Sunday, 21 February 2010

Edging Toward Another Princip?

"...anyway, if it's a non-violent future we're looking forward to perhaps we should bring it about non-violently. I look forward to the day when McDonald's refuses to serve state employees."
- Patrick Crozier
"The building he attacked, although it did house a small IRS office (and, apparently, a few other government offices as well), was primarily a garden-variety commercial office building. Most of the inhabitants were not IRS agents, or even government employees at all, but simple "civilian noncombatants". The building itself was not owned by the government, but by private investors. Attacking it was wrong. Conversely, a similar attack on the IRS's headquarters in DC would not have been."
- "Laird"

Comments over on the Samizdata thread on the story of one Joe Stack flying his airplane into a building in Austin, Texas last thursday.

My own thoughts later: responsibilities first...

Was Gavrilo Princip's assassination of Archduke Franz Ferdinand the spark that ignited the compressed forces across Europe into the First World War? Is today's pressurization of political forces in the United States similarly in danger of being ignited by another Gavrilo? I don't honestly know, but I do have two thoughts about this:

The first, and most obvious one, is that neither Timothy McVeigh nor Joe Stack were Gavrilos in that, unlike him, they targeted buildings that were peripheral to their enemy in both a physical and institutional sense. Gavrilo Princip targeted a single man at the very centre of Serbian Nationalist objections. I don't even know whether a comparable event is even possible in the U.S.

*My second thought is that the so-called "Tea-Party" movement in the U.S. will eventually be bought off, if not by this administration, then quite easily the next one; Nixon offers some historical precedent for this with his placating of the civil rights movement - strip away the healthcare reform, offer larger Federal tax-cuts and make some larger concessions to reducing the fiscal deficit and most likely they will go home and shut up. I haven't seen anything from the Tea Party lot to suggest that they are capable of opposition to government on principle rather than merely opposition to the size of the government. So given that, I think the forces are perhaps not as pressurized as those in Europe were in the years leading up to 1914. But I could be wrong about this - the intensity of the conflict in the U.S. now is perhaps edging beyond the point at which the dynamics of democratic politics can contain it. Are the Timothy McVeighs and Joe Stacks just the first drops of the broth beginning to boil over? Whatever the real case will prove to be, it doesn't look good.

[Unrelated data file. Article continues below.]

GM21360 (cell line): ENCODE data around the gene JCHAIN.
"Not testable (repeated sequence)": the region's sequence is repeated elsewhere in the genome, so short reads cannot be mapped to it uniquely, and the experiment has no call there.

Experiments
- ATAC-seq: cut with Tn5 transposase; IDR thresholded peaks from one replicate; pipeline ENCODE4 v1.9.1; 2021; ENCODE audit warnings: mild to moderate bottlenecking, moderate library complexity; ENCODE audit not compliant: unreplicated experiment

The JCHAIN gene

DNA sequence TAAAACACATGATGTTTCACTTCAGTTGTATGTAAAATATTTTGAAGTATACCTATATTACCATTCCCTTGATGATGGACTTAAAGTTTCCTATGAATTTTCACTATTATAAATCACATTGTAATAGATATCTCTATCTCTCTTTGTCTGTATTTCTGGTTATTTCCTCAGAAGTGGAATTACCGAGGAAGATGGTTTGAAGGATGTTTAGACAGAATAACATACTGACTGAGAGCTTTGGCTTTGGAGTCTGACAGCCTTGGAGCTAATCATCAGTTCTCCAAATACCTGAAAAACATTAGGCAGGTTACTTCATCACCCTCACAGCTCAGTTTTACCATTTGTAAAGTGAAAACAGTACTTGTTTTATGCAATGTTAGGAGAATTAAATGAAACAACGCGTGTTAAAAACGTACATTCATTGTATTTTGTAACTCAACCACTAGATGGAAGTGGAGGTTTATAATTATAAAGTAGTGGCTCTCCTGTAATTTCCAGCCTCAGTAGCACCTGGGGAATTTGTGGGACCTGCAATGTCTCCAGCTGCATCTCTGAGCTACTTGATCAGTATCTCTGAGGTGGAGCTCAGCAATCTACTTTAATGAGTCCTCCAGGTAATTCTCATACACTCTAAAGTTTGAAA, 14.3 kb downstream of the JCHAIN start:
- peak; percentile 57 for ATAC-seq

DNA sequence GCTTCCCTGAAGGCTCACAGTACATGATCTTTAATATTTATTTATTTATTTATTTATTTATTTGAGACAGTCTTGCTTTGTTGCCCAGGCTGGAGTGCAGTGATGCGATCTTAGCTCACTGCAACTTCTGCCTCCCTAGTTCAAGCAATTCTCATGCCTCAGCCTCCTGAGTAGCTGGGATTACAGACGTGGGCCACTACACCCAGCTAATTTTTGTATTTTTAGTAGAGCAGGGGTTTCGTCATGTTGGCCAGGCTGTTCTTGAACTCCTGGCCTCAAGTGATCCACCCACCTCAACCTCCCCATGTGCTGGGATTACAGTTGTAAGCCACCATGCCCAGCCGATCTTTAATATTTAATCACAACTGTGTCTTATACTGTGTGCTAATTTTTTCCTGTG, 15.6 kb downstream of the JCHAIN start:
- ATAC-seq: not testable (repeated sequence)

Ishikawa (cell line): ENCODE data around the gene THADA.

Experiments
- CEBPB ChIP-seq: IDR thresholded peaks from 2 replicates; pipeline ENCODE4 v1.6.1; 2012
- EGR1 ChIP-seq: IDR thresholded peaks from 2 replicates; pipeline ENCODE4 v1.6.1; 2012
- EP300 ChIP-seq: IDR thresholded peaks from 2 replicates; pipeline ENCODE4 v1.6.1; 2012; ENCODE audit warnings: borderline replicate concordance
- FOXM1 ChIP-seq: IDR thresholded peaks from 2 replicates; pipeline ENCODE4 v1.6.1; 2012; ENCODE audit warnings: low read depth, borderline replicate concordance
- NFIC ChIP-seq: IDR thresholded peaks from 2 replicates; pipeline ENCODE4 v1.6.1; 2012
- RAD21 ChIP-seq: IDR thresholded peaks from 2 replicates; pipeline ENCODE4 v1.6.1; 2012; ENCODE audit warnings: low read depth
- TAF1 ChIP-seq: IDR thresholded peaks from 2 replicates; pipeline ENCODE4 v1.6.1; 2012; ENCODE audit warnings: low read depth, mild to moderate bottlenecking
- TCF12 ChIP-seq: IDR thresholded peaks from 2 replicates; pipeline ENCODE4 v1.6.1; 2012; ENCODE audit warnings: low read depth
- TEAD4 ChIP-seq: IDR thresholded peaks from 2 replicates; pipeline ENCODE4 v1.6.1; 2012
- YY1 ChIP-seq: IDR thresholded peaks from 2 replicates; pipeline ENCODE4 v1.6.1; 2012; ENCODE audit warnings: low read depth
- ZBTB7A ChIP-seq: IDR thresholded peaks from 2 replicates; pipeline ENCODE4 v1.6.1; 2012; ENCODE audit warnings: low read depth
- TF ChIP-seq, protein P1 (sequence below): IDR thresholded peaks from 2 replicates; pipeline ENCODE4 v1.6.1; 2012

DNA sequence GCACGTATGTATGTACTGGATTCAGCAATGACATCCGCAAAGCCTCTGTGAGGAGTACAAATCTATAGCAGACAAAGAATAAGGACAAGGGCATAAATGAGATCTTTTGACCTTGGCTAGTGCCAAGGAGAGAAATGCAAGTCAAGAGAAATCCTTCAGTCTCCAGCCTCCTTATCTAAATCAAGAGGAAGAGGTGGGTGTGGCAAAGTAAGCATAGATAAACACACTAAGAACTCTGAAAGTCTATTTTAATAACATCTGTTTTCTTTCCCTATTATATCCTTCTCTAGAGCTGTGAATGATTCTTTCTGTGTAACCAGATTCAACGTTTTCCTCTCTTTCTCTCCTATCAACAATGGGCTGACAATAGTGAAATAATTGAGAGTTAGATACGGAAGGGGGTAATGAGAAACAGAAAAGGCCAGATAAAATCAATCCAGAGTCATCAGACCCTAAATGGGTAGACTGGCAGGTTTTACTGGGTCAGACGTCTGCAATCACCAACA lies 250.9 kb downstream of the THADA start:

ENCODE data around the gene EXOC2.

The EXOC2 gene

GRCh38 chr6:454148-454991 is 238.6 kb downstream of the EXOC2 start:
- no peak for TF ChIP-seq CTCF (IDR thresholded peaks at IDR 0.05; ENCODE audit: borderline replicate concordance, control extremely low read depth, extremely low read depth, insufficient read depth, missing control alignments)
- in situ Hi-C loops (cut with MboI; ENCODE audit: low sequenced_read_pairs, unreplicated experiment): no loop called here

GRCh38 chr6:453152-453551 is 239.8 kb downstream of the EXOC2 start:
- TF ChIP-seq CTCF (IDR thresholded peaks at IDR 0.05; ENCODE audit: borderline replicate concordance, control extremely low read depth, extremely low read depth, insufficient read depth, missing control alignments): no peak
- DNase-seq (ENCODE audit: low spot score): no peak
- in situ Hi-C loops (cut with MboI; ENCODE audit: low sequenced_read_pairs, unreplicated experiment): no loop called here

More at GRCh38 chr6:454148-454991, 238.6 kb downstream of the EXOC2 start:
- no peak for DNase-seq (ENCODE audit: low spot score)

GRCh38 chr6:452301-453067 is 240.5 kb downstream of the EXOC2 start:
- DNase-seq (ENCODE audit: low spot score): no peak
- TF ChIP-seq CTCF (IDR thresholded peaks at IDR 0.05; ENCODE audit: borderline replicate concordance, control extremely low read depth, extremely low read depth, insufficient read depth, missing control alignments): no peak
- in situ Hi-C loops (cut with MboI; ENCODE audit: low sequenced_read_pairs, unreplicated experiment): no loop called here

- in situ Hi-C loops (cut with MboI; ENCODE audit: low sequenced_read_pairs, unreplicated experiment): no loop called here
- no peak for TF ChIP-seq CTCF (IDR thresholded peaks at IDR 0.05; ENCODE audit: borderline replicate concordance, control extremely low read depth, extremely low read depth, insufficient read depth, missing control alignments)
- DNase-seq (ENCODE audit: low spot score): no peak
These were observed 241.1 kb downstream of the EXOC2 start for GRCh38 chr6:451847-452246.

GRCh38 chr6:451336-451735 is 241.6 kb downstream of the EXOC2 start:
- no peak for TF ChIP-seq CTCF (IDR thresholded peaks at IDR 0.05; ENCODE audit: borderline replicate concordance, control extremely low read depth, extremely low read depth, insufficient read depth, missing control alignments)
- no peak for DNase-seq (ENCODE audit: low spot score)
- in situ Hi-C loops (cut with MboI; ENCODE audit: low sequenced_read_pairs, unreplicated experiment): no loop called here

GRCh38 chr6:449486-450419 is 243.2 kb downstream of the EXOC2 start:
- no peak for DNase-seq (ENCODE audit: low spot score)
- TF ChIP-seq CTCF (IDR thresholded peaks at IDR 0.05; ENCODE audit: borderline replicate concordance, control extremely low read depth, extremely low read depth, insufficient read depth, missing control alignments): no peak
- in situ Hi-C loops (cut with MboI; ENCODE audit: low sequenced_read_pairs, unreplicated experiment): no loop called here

*Edit: Actually, why would the "progressive movement" in the U.S. even have to bother buying the Tea Partiers off with crumby concessions on the size of government when they can just smear them? Smear the "Tea-Baggers" as a lunatic fringe - after all incidents like Joe Stack's ineffectual use of suicide bombing against a peripheral IRS office provide the perfect palette from which to paint that picture of a lunatic fringe shouting about taxes. Surely there will be further incidents like this one and that of McVeigh to follow? I'd be willing to take a bet that the time-frame for using reason to resolve this conflict is diminishing. The "Tea Party" movement is not going to accomplish anything as it is currently constituted. I am going to have more to say about this in another post when I get time...

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